A drunk driver from Licking who killed two children is free after serving 120 days in prison, according to court documents.
Justin Bradshaw, 26, was released last week after an order from Maries County Associate Circuit Court Judge John Clayton.
“This ruling completely flattened and brought us to our knees,” wrote the family of the two children in statement released Tuesday. “What is it going to take to convince the legal system to get the message out that drinking and driving can result in horrific and extremely violent crashes that can kill themselves and innocent victims?”
Clayton, hearing the case on a change of venue from Texas County, accepted an August 2008 guilty plea related to the deaths of Ryan M. Jones, 15, who died shortly after he was freed from the December 2006 wreckage on North U.S. 63 at Licking, and Amanda Strom, 8, who died the following day in a Springfield hospital. Four others were injured in the crash, and each brought an assault charge by Texas County Prosecutor Michael Anderson against Bradshaw.
According to a Missouri State Highway Patrol reconstruction report, Bradshaw was the driver of southbound vehicle that crossed a centerline and struck a car driven by Matthew M. Strom, 34, of Edgar Springs, head-on. Strom and three other children – Licking residents Blythe and LaShae Brotherton, both 11 at the time and siblings to Ryan Jones, and his son, Matthew Jr., 7, were seriously injured in the crash. The Brotherton children and Ryan Jones have the same mother.
Still hospitalized in February with a broken hip and pelvis, Bradshaw told troopers at his hospital bed that he didn’t remember the accident, but recalled leaving an Edgar Springs home before the crash, according to a report. A lab report taken six hours after the crash showed Bradshaw had a blood-alcohol of .123 percent, which is nearly twice the legal limit.__
By the following May, Bradshaw was ordered to trial on the six felony counts. In August 2008, after a series of delays and a change of venue to Phelps
County, Bradshaw entered the guilty pleas to six felonies.
Clayton maintained control over the case using a state statute that allowed him to review Bradshaw’s case after he served 120 days. On Jan. 29, Clayton signed an order that released Bradshaw from a Fulton prison and placed him on supervised probation for five years. He was freed last week.
“Judges must consider many factors in reaching decisions, not just victims, special interest groups and political expediency,” wrote Clayton in his order. “Is there prison space? How will the decision effect (sic) future behavior? How is the tax dollar best spent? Is it necessary to spend $15,000 per year to keep someone in prison? Is there a way to diminish any of the harm to the victims? Can an offender be placed on probation or parole and there still be a reasonable expectation that the public will not suffer more harm? Will retribution actually help anyone and what is the cost to the public?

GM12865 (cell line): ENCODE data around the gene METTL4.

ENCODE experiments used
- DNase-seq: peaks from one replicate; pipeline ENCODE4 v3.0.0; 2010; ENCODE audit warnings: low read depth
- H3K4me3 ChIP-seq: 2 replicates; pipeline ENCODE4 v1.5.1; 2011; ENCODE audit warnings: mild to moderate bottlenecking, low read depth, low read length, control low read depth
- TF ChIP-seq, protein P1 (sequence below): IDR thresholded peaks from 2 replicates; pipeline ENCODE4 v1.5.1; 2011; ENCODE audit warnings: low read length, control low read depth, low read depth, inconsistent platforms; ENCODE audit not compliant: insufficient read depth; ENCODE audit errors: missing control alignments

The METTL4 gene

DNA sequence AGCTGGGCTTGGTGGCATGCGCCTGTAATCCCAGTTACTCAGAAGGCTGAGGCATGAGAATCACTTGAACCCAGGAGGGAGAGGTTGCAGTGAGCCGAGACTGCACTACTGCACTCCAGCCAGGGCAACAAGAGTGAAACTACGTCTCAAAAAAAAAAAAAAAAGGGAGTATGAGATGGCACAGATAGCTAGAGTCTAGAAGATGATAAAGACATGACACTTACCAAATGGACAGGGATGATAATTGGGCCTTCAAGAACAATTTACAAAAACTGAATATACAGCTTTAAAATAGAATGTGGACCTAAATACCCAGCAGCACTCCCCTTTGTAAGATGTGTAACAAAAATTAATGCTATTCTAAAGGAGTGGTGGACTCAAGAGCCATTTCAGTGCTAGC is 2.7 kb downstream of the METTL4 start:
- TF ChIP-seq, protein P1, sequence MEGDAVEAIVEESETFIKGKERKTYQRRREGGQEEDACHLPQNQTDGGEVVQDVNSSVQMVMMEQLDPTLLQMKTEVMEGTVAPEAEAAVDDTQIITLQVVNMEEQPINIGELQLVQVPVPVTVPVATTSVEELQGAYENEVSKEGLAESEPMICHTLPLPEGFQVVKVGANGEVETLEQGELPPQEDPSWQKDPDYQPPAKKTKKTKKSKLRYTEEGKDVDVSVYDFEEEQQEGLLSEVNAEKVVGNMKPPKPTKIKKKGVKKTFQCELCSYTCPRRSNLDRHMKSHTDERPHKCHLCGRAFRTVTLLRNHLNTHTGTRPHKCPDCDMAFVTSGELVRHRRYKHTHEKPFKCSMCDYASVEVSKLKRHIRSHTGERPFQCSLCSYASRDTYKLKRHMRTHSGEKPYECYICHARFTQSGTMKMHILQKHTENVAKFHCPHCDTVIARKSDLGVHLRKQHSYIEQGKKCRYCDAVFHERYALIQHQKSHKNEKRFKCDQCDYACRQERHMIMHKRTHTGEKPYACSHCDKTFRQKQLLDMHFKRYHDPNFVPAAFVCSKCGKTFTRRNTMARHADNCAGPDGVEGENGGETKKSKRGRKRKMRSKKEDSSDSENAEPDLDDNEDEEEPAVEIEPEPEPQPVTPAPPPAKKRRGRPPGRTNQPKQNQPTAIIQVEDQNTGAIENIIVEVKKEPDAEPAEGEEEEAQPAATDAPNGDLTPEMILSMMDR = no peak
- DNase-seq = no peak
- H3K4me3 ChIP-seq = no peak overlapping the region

“This court, after much thought and soul searching, has arrived at the conclusion that placing Justin Bradshaw on probation with special conditions will best serve the people of this state.”
Under the order, Bradshaw must:
-Not consume or possess any intoxicants or drugs not prescribed for him. He also can not enter an establishment whose primary business is the sale of alcohol.
-Must submit to drug testing with or without probable cause. He must be tested at his expense not less than monthly.
-Pay $300 to the Texas County Law Enforcement Restitution Fund within 180 days from the date of the order.
-Pay $300 monthly in restitution to the county prosecutor for counseling services that can not be obtained from any other source to those in the crash, Matthew Strom Sr., Matthew Strom Jr., Blythe Brotherton, Lashae Brotherton and the mother, father and siblings of Amanda Strom and Ryan Jones. Funds not used for counseling can be used to pay for scar reduction or other remedial treatment of injuries not paid by any source.
Any funds remaining in the account are to be divided equally to pay any unpaid funeral expenses and monuments for the children.
The case has garnered media attention and a letter writing campaign to the judge after it was learned that Bradshaw might just spend 120 days in prison. Relatives of the victims said they can’t understand why Bradshaw, a repeat offender, would spend only four months in jail.
“We know there is absolutely nothing that can change the events or outcome of the day, undo the harm and pain or bring back our kids,” the family said in its statement. “That’s not what we went to court for. We went to court to see justice prevail for Ryan and Amanda. We went to court believing the scales of justice would rule more than 120 days for a convicted repeat offender who inflicted the ‘mayhem’ onto two families.”
Records show that Bradshaw entered a guilty plea in 2004 to a DWI case in Shannon County and was ordered to pay a $300 fine. Later, he failed to appear for a court hearing related to not paying the fine and a warrant was issued for his arrest and later recalled in March 2005, according to court documents.